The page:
NBA: Dont call Lakers Gasol Ga-soft anymore
By Jeff Miller
The Orange County Register
LOS ANGELES Physically, he isn't really any bigger.
Literally, he couldn't have been much bigger.
The label Ga-soft?
The Laker who wasn't tough enough two years ago vs. Boston was plenty against the Celtics on Thursday, Pau Gasol shedding Kevin Garnett, Kendrick Perkins and Glen Davis.
And, ultimately, something even larger and more imposing the idea he wasn't up to doing things like he just did.
At least not in The Finals. Not against the Celtics. Especially not after 2008.
"I thought," Boston Coach Doc Rivers said, "he was the best player on the floor."
Remember now, the Lakers also employ Kobe Bryant, and he only had 30 points, seven rebounds and six assists in his team's 102-89 Game 1 victory.
So what things did Gasol do to overshadow Bryant's steady brilliance?
Well, things like grabbing 14 rebounds on a night when Garnett, Perkins and Davis combined for only 10.
Like being a constant presence inside as the Lakers built a 48-20 edge in points in the paint and a 16-0 advantage in second-chance points.
Like blocking shots by Ray Allen, Garnett and Rajon Rondo that's three-quarters of Boston's "Big Four" all in the span of two minutes of the second quarter.
The label Ga-soft?
Don't be Ga-goofy!
"He attacked us," Rivers said, and that's a phrase no one would have uttered about Gasol as he was being shoved around in the '08 series between these teams.
That Finals disappointment and the questions about lacking toughness that followed it literally chased Gasol into the weight room.
Two years later now, he emerged on this night with more strength, if not more obvious bulk. At least nothing was obvious until this performance.
"For me, it was important just to play hard, be aggressive and help as much as possible out there," Gasol said. "That was my mindset night."
On one of the Lakers' early possessions, he turned, collided with Garnett and was knocked off balance. Gasol meekly tossed the ball away for a turnover. A short time later, he mishandled a pass. Then he traveled.
But Gasol then turned his game around quickly, as the Lakers trailed 2-0 for 59 seconds but never again thereafter.
"There were no statements to be made," Gasol said, dismissing the notion that he felt the need to bury more than the Celtics in Game 1. "My goal, our goal is to win the championship, not just the first game and not just a make a statement right now."
He finished with 23 points on 8 of 14 shooting. And he had one, one solid screen on Davis the Celtic with "Big" in his very nickname (Big Baby) that sent the hefty Boston big man reeling and onto his big backside.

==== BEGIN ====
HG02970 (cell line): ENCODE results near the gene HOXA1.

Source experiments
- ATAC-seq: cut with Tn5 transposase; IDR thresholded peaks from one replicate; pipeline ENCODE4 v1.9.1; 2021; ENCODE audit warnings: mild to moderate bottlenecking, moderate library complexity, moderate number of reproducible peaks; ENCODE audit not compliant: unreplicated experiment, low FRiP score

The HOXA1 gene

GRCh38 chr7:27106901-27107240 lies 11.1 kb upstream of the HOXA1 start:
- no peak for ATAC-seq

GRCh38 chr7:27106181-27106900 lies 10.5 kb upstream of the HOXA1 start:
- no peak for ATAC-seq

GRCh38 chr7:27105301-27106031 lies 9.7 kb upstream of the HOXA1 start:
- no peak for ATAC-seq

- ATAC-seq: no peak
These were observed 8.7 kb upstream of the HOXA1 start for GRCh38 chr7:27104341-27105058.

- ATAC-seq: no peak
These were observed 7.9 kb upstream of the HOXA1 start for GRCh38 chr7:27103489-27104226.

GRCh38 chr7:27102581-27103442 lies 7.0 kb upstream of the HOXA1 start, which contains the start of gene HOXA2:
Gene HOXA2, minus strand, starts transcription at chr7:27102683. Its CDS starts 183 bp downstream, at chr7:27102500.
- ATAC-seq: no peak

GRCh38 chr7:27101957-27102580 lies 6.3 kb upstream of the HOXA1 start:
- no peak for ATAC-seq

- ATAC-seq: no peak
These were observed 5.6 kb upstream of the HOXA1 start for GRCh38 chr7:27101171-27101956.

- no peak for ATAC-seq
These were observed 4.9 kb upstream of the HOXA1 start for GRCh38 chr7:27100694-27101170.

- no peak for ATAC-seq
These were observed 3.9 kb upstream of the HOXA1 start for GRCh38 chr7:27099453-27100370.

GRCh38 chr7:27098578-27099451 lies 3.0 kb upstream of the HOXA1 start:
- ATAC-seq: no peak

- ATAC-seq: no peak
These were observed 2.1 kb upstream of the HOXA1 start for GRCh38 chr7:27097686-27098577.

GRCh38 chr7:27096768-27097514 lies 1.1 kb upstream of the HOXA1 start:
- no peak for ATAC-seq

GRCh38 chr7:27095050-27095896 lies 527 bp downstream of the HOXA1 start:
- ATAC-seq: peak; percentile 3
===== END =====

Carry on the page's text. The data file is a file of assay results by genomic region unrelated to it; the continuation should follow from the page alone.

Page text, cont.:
"What I see from him are just the little actions that represent not backing down," Lakers Coach Phil Jackson said. "Getting hit, taking the blow, absorbing it, not reacting to it one way or the other. Those are the things he's learned in the last year and half or two."
Recall that one of the themes of the '08 postseason was Gasol's need to play through contact. Jackson repeatedly urged him in private and publicly to stop looking to the referees for help.
That's just one of the places where these Lakers are better now than those Lakers were then. And that's just one of the reasons why these Lakers think this series will be different.
Want one statement to sum up Gasol's impact in Game 1? He finished with eight offensive rebounds; so did the Celtics.
"If you heard for two years what you couldn't do," Rivers said, "you're probably going to come in and try to prove (something), and I thought Gasol proved a lot tonight."
He proved the Lakers of the late spring of 2010 are not the Lakers of the late spring of 2008.
On Thursday, the difference seemed to measure much greater than just two years.
A telling play: In the second half, Garnett took possession and turned on Gasol, flashing his elbows. Gasol pressured Garnett, going face-to-face, denying his drive and forcing a pass.
Tony Allen took the pass, launched himself toward the basket for a dunk and Bryant smothered the attempt.
"He attacked us," Rivers said of Gasol. "I thought he made terrific plays, terrific passes, shot when he should shoot. Yeah, he's better."
It took only seconds for the Lakers and Celtics to be rolling around together on the Staples Center floor, Ron Artest and Paul Pierce going rodeo cowboy on one another less than 30 seconds into Game 1.
But it was the Laker who stands tallest who left the lasting shadow.
"Now," Gasol said, "we've got to make sure we tune in again and refocus for Game 2."
The label Ga-soft?
Tell it Ga-bye!